r I 2 YOUNG WILD WEST AND THE OHEGO.N OUTLAWS. .. ~======= ---------------... anu iralked through the bushes until he came to a trail a all," was the reply. "You may as well go back there and few yards away get the haunches off and bring them in. You like bear Hight here we will say that the boy was Young Wild meat." We;:t, the Champion Deadshot of the West, mine owner, "I reckon I do." rancher and all around Westerner. The scout promptly started off, and then our hero re. He was called by many of thooe who knew him the lated in a few words how he had come upon the Chinaman Prince of the Saddle because he had never met his match and bear just in time to save the life of the former by in daring and gracefu l feats of horsemanship. shooting the latter. Of all the heroes of the Wild West, Young Wild West "That ought to learn the yellow fool a lesson," observed surely ,m s the one most admired. Jim Dart, who was a boy of twenty, which was the same He was always in search of adventure and courting clan-age as Wild. "Perhaps he will give up drinking whisky ger, but it was for the purpose of doing goou and helping for a while now." along his fellow beings who had not the skill, tact and "He will give up drinking whisky when he is no longcourage to help themselves er able to get it, Jim," was the reply. "He is like a redAt the time of which we are writing the northern part ~kin; the more he gets of it, the better he like s it." ... of Nevada, near the b.oundary line of Oregon, was a vast "My blather velly muchec baddce Chmee," v~,i.:r6,-1y wildern'ess filled with all sorts of wild beasts and haunted meek looking celestial, who was busy arranging to get some with lawless banr1s of white men and Indians. supper ready, for it was toward sunset There were trails running through the wild country, This was Wing wah, who was head cook for the party. over which those on their way to the gold and silver mines "Yes, that is right," Jim Dart retorted; "there is no traveled from the cities and towns near the Pacific Coast, doubt about it. But I take notice that you like the stuff and it was upon these trails that the outlaw bands got in once in a while, too." their work. Wing had no more to say then. Young Wild West, with his two faithful partners, Jim "Well, Wild, I am glad that you got there in time tc. i Dart and Cheyenne Char lie, Cheyenne Charlie's wife, save Hop from being killed by the bear," spoke up Arietta h,,.---....Anna, the Misses Arietta Murdock and Eloise Garoner, 1'.furdock, i.hc charming golden-haired sweetheart of the I who were the sweethears of the dashing young hero and dashing young deadshot. "Though he has several bai Jim Dart, were on their way to Disaster Peak. faults, he is a pretty faithful fellow, and he savecl_ ~.._ They brought with them two Chinamen, who were bro life once, you know." Hiers bearing the names of Hop Wah and Wing Wah, as "Yes, Et, and that is why I tolerate his nonsense Hop their servants. can always stay with us, if he wants to. He is amming The girls, as Cheyenne Charlie's wife and Arietta and with his s l eight-of -h and tricks, and he does his work well. Eloise were always called by Young Wild West and his There are worse Chinamen than he is." partners, were well used to traveling horseback and camp Wing Wah looked up just then, so our hero continued: ing out in the wilds of the mountains and plains of the "His brother is a pretty good sort of a fellow, too, I 'iV est suppose. He is a :first class cook and generally does as he is They all knew how to handle fh-earms, especially Ari-told. E:tta, who was an apt pupil of h er dashing young lover, That was all the Chinaman wanted. Young Wild West He began humming a little song in his own language She could hold her own at ,any time, and in any kind of and worked away zealously. a scrimmage where coolness and straight shooting was II As we have just said, Arietta was a blonde, and a very necessary. pretty one, at that. ---r--<'[ The camp w-here the friends of our hero were was only Eloise was just the opposite, she being a brunette, whil~ abont two hundred yards from the spot where Hop Wah Anna was of a type that might be called half way between bad come upon the bear, while engaged in emptying the the two extremes. contents of the flask he had taken there in order to get They were three very pretty girls, though, and :fitting nut of sight of the rest. companions for the dashing young deadshot and his part-A~ Young Wild West turned from the trail and walked ners. into the camp hi s friends looked at. him expectantly The camping outfit they had with them was an admir'"What was ther trouble, Wild?" .asked a tall man of able one, since it required two pack-horses to carry it. thirty, with long black hair and fl.owing mustache. The party had journeyed by rail to a town called Winne. This was C4eyenne Charlie, the famous scout and In-mucca, and from there they had proceeded on horseback dian fighter, who had served several years in the employ until we :find them within but one clay's journey of Disas of the government before becoming a partner of Young ter Peak. Wild West. It was a rather peculiar errand that they were on. "Oh, Hop sneaked off with a flask of whisky to have In Denver Young Wild West had come in contact with a a quiet spree, and a big black bear ran across him, that's man, who claimed that he was from Disaster Peak and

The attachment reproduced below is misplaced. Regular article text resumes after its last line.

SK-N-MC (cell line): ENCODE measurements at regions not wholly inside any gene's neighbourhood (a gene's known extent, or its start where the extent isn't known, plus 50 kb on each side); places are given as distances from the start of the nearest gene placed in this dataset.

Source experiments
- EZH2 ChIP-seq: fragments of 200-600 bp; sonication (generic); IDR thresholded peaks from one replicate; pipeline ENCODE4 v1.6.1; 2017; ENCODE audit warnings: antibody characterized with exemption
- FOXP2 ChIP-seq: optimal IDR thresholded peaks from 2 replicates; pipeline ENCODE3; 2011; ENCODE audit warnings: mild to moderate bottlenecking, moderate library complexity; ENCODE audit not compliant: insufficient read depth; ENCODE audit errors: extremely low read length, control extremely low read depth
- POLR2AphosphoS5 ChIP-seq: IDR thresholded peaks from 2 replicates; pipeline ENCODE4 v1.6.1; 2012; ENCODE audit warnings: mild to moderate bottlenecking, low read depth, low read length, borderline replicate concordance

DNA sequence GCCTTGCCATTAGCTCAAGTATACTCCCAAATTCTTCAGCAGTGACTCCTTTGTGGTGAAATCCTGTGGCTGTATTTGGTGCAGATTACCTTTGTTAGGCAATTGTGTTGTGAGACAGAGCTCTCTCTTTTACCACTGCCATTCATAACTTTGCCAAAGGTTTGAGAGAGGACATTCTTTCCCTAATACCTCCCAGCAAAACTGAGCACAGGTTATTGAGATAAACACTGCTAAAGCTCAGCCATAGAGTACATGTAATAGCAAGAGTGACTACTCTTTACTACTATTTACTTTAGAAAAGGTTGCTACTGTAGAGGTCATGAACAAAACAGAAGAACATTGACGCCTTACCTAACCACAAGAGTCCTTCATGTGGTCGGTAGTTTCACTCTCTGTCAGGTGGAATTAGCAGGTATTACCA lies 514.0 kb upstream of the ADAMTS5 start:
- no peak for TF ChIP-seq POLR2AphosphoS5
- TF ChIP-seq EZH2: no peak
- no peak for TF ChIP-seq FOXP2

YOUNG WILD WEST AND THE OREGON OUTLAWS. 3 =============:,=============declared that were it not for the villainous outlaws that manifested that region the little town of Seven Spot, whi;re he made his headquarters, would be an ideal spot for the development of silver and lead mining Wild had listened to the story the man told about it and he was satisfied that he was speaking t)ie truth. "I'll take a trip out that way some day and see what kind of a place you've got there," he said. Not having any other place in view just then, and de siring to travel around in search of adventure-and fort une, too, he decided to pay a visit to Disaster Peak and see what it looked like. The girls wanted to go, so they were allowed to have their -own way. So far our friends had met with very few adventures, r.~ these of a minor sort. H~g was good, and since they had left the railroad they bad shot an abundance of game. But there was too much sameness about this to suit dashing Young Wild West and his partners. 'l'he forests of northern Nevada were just like any other forests, to them, and they were beginning to wonder why it was that they had not come across any of the outlaws, who were said to be so plentiful in that region. Pretty soon Cheyenne Charlie and Hop Wah came in with what meat they wanted from the carcass of the slain bear, and then Wing Wah said supper was ready. The scout and Jim Dart were attired in buckskin ,suits :.im1lal' to Young Wild West, and all three wore broad sombreros of the Stetson type. The girls had on fancy riding costumes consisting of buckskin skirt~ and leggings and waists and cloaks of bright colored material, setting them off to the very best ad vantage. It. was what might be termed a very "happy family" that sat down to the evening meal just as the sun was sink ing below the range, and as the meal was a well cooked one, they thoroughly enjoyed it. 'l'hough the weather was still a bit cool, it being the early part of April, none of them minded it. Hop Wah assisted his brother in his duties without a -forcl to say. Re knew that Wild had told how the bear had come upon him while he was drinking the whisky, and he felt that the less he said about it the better it would be for him. Wing must have noticed that his brother felt rather sheepish, for be looked at him now and then and grinned. Cheyenne Charlie was thinking of starting a row be tween the two when something happened that caused him to change his mind. The elRtter of hoofs suddenly sounded near at hand, and then a horseman dashed up and came to a halt before them. The rider was a striking looking personage attirecl in the garb a mining sport or Western gambler usually wears, while the black horse he rode was decked with fancy and expensive trappings. "Good evening, strau 5 ers !" hecalled out, politely, tak ing off his hat to the girls. "This is quite a surprise! I had no idea of meeting such dashing looking gentlemen and beautiful ladies in this wild place. Where are you i.Jound, if I may be so bold as to ask?" "We are bound for a town called Seven Spot," answered Young Wild W.est, who, though he did not like the look:, and manner of the man, decided to answer him civilly. "Ah! And what are you taking such beautiful ladies to S e ven Spot for? Or, is it a traveling show that you have?" ''No, it isn't a traveling show," retorted Wild, noticing that the stranger was trying to be a bit sarcastic. "We arc simply going to Seven Spot to see what sort of a place it is. We have a friend living there, and I told him that we would take a trip out there some time. Do you know anything about Seven Bpot ?" "Well, rather. It is right near the border line of Or egon ancl is a sort of headquarters for the villafns of both s tates, it seems." "lb that so? Well, I guess we are not afraid of the villains there. We always have a way of minding our own affairs, and when we do that we are never bothered, unless it i~ by someone who wants to rob us." "Have you ever been robbed, then?" queried the stran ger. smiling and showing much interest. "Never been robbed of anything that .we did not get back with interest, and that pretty quick, too." "Ah There is something remarkable about your party, then. I am glad I met you. My name is Doc Dean and I live in Oregon, just over the line from Seven Spot. I guess I had betrer introduce you to the Oregon Outlaws!" The last was said in a louder tone of voice, and then from the grove of cedars just behind him there came ten horsemen, each having a.six-shooter in his hand. Young Wild West knew what was up right away. They had met the outlaws they were looking for! There was no look of surprise on Young Wild West s face; he was far too cool for that. But the very moment the horsemen came from the grove he jerked a revolver from his belt and leveled it at the man who called himself Doc Dean. "Just tell your friends to get away from here, or you'll drop from your horse!" he exclaimed in a ringing voice. HI mean what I say!" If Young Wild West had not shown surprise Doc Dean certainly did. A look of blank amazement came over his face, and then in a faltering voice he said: '';Move b?ck to the trail, boys, and wait for further orders." The horsemen turned immediately, showing that 1 they were well disciplined. Some of them acted as though they would like to open fire on our friends, though, but they had sense enough to realize that if they did their leader would surely fall. Not only had Cheyenne Charlie and Jim Dart drar I